Kaley Cuoco Weight Loss Gummies Reviews and Scam Website, Explained

Kaley Cuoco Weight Loss Gummies Reviews and Scam Website, Explained

Kaley Cuoco Weight Loss Gummies Reviews and Scam Website, Explained

I decided to make a video about a Kaley Cuoco weight loss gummies scam for Ketology Keto Gummies, which might also involve Ellen DeGeneres, CBD gummies, or weight loss diet pills, which is all a scam with fake reviews. The actor from “The Big Bang Theory” has nothing to do with any of this and has never created any such products. Her image and likeness were being used without permission. Kaley Cuoco never, ever, endorsed weight loss gummies, other keto gummies, CBD gummies, apple cider vinegar (ACV) keto gummies, or diet pills or supplements, and any so-called reviews about this online are misleading. Thank you to my own viewers who tipped me off about this.

This weight loss scam claimed that People magazine published that Kaley Cuoco endorsed with Ellen DeGeneres Ketology Keto Gummies or other various keto gummies, CBD gummies, or diet pills products, which was false, as were any reviews. This was all a big fake celebrity endorsement scam. She and other celebrities who appear in these scams included Drew Carey, Tom Hanks, Randy Jackson, and Halle Berry have nothing to do with these keto or CBD gummies products. Stay far away from all of this nonsense.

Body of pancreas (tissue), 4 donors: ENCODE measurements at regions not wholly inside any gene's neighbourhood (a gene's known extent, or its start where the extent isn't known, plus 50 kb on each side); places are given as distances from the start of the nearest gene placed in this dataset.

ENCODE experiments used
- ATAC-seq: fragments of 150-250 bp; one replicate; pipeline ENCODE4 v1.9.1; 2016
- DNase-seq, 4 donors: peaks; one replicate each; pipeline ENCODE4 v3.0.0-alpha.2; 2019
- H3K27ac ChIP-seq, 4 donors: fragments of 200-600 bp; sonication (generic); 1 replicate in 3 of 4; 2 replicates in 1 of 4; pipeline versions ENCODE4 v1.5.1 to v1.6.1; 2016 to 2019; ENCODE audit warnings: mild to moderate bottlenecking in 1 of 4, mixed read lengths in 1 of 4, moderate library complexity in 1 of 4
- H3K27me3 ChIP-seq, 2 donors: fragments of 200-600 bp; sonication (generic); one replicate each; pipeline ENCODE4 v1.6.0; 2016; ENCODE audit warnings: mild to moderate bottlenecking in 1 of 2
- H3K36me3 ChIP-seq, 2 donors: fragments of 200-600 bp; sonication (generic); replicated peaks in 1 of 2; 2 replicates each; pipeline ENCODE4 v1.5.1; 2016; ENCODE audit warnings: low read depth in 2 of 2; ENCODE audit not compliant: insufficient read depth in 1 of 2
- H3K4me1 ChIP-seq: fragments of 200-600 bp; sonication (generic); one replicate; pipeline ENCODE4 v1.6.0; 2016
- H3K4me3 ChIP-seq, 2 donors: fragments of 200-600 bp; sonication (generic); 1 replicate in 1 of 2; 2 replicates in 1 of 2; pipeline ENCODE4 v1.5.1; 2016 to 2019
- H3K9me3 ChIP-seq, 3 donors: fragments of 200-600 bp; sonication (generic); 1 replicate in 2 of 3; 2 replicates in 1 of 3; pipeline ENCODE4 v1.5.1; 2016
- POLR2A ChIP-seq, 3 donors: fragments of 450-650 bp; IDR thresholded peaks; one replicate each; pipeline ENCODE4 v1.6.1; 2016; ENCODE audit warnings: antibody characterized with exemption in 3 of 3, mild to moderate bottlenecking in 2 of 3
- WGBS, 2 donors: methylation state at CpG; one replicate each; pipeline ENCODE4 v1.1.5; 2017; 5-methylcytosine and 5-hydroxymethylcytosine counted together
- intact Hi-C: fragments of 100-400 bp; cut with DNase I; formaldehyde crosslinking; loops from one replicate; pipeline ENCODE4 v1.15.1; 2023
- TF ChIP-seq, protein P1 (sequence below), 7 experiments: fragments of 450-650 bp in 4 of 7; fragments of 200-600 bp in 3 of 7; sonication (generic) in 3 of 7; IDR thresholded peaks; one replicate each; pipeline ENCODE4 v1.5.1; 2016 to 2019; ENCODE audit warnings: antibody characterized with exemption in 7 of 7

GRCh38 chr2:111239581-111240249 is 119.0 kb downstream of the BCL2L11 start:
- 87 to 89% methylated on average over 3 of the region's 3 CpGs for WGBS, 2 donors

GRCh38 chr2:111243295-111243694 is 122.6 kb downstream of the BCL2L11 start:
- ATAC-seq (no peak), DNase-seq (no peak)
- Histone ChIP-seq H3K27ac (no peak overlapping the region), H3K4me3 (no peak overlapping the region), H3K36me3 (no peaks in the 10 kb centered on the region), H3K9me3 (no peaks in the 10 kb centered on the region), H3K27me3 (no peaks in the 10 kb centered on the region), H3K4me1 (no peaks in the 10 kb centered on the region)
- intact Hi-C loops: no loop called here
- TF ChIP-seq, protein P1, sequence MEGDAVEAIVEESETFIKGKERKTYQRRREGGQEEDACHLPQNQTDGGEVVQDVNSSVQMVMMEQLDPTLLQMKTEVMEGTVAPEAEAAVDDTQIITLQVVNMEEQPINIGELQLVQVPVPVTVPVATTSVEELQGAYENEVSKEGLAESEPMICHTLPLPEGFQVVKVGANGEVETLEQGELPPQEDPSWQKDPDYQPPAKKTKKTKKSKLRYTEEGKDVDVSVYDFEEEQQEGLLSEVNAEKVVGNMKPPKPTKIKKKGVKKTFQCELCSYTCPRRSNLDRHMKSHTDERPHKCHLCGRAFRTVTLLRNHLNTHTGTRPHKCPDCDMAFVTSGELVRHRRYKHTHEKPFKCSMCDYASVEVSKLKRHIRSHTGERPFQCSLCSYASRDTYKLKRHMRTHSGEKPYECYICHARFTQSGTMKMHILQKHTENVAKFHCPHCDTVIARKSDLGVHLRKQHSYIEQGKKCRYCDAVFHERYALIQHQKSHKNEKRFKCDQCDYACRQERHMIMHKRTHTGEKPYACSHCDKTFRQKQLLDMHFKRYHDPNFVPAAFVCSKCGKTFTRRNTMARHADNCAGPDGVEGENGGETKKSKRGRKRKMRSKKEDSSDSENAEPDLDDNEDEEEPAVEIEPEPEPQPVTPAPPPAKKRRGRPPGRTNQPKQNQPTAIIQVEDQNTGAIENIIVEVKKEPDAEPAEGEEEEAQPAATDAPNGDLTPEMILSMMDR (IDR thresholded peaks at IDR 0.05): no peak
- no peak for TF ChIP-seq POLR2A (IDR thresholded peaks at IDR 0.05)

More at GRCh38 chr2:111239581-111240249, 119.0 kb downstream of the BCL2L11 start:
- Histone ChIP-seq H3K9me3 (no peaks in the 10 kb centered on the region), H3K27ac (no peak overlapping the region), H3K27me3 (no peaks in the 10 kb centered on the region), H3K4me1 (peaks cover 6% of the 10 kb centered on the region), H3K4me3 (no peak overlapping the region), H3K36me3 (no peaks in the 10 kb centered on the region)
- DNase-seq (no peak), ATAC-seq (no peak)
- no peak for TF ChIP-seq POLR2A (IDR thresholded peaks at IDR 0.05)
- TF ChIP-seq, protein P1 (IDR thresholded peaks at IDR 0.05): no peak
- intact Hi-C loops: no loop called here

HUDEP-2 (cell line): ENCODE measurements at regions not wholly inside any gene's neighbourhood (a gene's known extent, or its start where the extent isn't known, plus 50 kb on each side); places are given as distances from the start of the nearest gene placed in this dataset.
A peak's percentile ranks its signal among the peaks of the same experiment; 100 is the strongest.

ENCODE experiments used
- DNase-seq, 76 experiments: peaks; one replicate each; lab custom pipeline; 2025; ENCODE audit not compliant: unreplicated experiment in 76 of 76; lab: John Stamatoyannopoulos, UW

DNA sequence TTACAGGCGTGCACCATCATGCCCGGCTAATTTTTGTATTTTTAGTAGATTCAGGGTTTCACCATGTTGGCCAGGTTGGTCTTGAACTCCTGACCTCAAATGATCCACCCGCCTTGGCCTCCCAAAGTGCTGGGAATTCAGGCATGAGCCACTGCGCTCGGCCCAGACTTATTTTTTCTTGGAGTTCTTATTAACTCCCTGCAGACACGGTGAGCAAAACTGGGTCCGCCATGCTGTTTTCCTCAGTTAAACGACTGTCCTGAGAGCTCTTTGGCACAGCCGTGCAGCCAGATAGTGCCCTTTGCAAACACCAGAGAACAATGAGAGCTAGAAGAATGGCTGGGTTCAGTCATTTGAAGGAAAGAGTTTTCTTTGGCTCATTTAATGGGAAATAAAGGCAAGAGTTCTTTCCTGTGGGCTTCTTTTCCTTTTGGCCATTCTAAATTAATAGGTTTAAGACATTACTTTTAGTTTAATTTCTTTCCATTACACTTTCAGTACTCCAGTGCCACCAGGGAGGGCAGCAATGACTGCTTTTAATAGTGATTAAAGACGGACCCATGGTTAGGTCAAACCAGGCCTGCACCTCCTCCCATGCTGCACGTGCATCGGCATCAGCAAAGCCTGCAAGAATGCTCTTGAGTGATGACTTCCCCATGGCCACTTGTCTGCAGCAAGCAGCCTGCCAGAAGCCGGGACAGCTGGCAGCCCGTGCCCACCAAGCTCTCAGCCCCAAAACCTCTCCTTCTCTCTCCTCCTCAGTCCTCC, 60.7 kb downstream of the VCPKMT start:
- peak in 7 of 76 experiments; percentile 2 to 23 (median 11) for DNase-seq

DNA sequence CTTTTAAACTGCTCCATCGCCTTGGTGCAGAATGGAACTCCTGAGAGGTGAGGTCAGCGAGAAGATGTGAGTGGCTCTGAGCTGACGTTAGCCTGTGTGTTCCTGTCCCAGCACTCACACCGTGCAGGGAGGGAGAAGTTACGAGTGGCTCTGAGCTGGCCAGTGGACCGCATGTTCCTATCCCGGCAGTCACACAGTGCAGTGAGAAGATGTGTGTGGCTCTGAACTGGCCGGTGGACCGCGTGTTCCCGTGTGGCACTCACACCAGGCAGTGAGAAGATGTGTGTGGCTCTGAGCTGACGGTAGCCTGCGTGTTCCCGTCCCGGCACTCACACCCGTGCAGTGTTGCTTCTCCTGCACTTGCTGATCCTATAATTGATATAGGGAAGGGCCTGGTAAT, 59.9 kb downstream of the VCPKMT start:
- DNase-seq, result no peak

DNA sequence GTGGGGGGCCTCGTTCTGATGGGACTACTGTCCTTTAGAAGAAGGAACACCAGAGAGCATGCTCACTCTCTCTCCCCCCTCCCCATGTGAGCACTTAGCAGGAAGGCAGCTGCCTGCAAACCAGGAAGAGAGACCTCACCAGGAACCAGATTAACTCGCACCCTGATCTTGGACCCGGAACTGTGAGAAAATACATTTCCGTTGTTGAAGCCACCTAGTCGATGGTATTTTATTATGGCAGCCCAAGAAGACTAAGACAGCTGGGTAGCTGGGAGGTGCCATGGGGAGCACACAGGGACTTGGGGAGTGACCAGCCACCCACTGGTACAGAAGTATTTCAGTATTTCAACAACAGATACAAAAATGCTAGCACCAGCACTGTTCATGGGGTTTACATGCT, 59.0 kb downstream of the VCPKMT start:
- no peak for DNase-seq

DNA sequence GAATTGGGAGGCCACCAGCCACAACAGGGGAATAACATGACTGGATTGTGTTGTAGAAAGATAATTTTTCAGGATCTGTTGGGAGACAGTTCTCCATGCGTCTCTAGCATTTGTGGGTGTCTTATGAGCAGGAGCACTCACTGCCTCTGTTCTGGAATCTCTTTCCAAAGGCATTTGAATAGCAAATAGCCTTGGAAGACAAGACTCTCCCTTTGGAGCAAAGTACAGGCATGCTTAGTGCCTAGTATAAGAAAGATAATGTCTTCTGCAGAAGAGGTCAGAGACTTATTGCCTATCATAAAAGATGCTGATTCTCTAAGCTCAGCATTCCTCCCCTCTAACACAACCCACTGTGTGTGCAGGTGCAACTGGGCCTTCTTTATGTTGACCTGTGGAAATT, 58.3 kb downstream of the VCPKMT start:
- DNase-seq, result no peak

The article showed the headline, "How Millions of Women Are Melting Body Fat & Getting Ripped Thanks to Kaley Cuoco and Her Intermittent Keto Routine!" The same headline and article template has been used before for Rebel Wilson and Queen Latifah. It claimed that People magazine, Cosmopolitan, Vanity Fair, and Women's Health all featured reporting about Kaley Cuoco keto gummies and maybe provided reviews of the scam. However, this was misleading, as these publications never did anything of the sort. Some of this was apparently happening on a website called happy337.com. I found a Facebook and Instagram ad of a woman speaking German talking about keto gummies, which may have originally led to the scam.

Also, a reality TV show never endorsed Ketology Keto Gummies or any of these products either, despite what you may have seen being claimed online. This scam with Kaley Cuoco and keto gummies went from Facebook and Instagram ads to a fake People magazine article, which was completely fictional. Kaley Cuoco does not own any keto gummies companies, nor did she or Drew Carey, Tom Hanks, Randy Jackson, or Halle Berry ever endorse them.

On Facebook, I’ve found no shortage of scam pages that claimed celebrities like Kaley Cuoco endorsed keto or keto gummies, CBD gummies, diet pills, or supplements, and many of these pages were recently created. None of this was legitimate. Most of the pages had zero followers, which was obviously a big red flag that something was off. The pages all included links that appeared to perhaps be designed for affiliate marketing. It’s also possible that the scammers had end goals that I wasn’t aware of.

If you’ve fallen victim to a keto gummies or CBD gummies scam or fake review or bought an Amazon listing that was scammy, please let me know in the comments below. Also, feel free to ask me questions about this scam or any scam. My comments are open. Thank you for watching and feel free to hit “Like” (thumbs up) so that Google knows my video is trustworthy, and so other people, including potential victims of scams, might see what I’ve laid out here.

0:00 Thanks to Viewers
0:53 Fake People Magazine Article
3:17 German Facebook Ad
5:54 Rebel Wilson and Queen Latifah
6:38 Closing